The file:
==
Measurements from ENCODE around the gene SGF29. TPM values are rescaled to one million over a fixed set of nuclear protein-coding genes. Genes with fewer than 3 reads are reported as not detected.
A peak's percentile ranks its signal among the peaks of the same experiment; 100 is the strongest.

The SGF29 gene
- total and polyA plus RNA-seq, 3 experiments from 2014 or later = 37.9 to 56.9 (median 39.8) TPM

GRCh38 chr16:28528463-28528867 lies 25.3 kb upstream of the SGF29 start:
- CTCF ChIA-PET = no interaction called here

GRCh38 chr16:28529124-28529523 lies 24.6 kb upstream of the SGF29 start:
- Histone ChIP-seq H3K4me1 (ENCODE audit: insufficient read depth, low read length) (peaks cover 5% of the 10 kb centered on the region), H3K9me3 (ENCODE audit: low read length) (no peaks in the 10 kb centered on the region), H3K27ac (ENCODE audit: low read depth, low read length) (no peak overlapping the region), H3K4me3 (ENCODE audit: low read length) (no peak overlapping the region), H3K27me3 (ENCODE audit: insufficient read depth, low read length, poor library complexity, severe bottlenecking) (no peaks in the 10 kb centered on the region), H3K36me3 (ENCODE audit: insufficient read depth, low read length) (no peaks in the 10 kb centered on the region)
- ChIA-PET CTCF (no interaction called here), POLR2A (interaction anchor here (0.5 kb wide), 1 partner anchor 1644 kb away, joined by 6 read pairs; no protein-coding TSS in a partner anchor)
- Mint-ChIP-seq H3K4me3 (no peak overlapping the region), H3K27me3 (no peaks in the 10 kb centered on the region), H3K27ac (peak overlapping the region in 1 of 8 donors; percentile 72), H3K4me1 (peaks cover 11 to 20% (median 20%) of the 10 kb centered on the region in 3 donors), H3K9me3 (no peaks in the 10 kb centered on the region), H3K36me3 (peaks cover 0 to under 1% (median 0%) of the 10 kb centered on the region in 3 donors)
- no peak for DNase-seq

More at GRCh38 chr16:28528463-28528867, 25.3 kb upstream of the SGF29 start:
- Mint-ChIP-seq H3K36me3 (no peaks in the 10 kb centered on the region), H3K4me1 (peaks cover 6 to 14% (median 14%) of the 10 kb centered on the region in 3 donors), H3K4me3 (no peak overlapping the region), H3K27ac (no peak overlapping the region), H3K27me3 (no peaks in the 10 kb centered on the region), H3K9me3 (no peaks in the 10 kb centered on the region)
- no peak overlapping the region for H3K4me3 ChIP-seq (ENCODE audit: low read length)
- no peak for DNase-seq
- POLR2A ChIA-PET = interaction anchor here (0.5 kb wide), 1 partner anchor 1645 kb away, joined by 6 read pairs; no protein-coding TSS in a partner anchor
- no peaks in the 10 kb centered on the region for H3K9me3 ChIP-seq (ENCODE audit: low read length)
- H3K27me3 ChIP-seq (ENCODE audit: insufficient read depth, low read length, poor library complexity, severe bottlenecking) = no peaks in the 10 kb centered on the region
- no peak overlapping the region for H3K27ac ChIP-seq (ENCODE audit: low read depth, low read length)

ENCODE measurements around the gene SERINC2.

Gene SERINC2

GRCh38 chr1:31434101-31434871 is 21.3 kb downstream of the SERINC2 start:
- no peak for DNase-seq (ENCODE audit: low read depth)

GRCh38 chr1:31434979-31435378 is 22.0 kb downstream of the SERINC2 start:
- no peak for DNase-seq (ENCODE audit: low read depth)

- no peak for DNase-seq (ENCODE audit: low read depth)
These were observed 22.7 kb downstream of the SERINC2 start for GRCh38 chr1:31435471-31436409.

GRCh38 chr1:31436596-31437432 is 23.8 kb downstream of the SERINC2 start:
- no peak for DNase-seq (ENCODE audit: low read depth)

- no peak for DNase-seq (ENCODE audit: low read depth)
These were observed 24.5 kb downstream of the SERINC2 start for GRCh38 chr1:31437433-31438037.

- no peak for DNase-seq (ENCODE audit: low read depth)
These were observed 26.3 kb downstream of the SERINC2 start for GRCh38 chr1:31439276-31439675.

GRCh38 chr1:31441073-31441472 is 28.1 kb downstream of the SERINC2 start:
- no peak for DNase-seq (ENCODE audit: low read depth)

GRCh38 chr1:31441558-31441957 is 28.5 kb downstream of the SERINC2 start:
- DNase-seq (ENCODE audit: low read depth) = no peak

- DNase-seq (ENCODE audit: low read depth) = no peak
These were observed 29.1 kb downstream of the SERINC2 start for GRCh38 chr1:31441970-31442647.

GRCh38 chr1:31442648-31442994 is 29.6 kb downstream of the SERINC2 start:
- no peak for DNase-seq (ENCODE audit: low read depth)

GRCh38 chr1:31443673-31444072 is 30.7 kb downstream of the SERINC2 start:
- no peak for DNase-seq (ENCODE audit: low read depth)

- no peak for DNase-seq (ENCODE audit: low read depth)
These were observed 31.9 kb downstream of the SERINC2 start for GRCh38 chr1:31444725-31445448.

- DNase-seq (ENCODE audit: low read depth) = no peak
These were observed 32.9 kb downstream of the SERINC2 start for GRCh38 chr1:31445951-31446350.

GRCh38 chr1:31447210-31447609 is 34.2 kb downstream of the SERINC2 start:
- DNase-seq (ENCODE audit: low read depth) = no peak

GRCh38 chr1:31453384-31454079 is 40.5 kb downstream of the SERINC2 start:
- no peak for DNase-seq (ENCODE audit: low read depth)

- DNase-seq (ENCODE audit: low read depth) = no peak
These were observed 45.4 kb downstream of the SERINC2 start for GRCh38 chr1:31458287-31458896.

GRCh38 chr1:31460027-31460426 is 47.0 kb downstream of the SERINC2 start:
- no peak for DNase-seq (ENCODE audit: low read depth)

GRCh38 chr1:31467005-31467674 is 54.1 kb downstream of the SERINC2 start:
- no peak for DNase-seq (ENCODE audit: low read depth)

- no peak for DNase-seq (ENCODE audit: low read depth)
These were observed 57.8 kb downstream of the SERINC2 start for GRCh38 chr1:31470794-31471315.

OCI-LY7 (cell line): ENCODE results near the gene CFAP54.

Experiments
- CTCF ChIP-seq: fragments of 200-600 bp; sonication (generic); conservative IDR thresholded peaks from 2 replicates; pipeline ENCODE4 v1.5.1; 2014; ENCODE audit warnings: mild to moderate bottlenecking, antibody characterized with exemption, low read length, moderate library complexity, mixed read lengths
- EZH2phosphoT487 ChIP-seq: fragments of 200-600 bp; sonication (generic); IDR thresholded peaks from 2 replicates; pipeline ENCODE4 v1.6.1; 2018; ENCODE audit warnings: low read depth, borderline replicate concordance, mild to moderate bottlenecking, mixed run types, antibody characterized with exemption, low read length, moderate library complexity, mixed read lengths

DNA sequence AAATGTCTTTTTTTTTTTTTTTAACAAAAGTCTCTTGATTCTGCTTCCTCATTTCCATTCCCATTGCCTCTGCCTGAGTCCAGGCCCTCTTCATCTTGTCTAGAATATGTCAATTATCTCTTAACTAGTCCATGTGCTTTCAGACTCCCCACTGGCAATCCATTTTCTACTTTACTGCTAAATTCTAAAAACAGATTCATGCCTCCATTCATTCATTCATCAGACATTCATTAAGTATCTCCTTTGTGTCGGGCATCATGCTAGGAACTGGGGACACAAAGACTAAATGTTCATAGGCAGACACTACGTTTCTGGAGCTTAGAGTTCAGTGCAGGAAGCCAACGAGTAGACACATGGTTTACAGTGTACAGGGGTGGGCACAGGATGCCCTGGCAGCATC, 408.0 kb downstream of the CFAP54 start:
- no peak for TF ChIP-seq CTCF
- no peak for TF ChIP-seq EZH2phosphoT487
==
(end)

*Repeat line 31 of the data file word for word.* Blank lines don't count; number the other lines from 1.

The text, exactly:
These were observed 24.5 kb downstream of the SERINC2 start for GRCh38 chr1:31437433-31438037.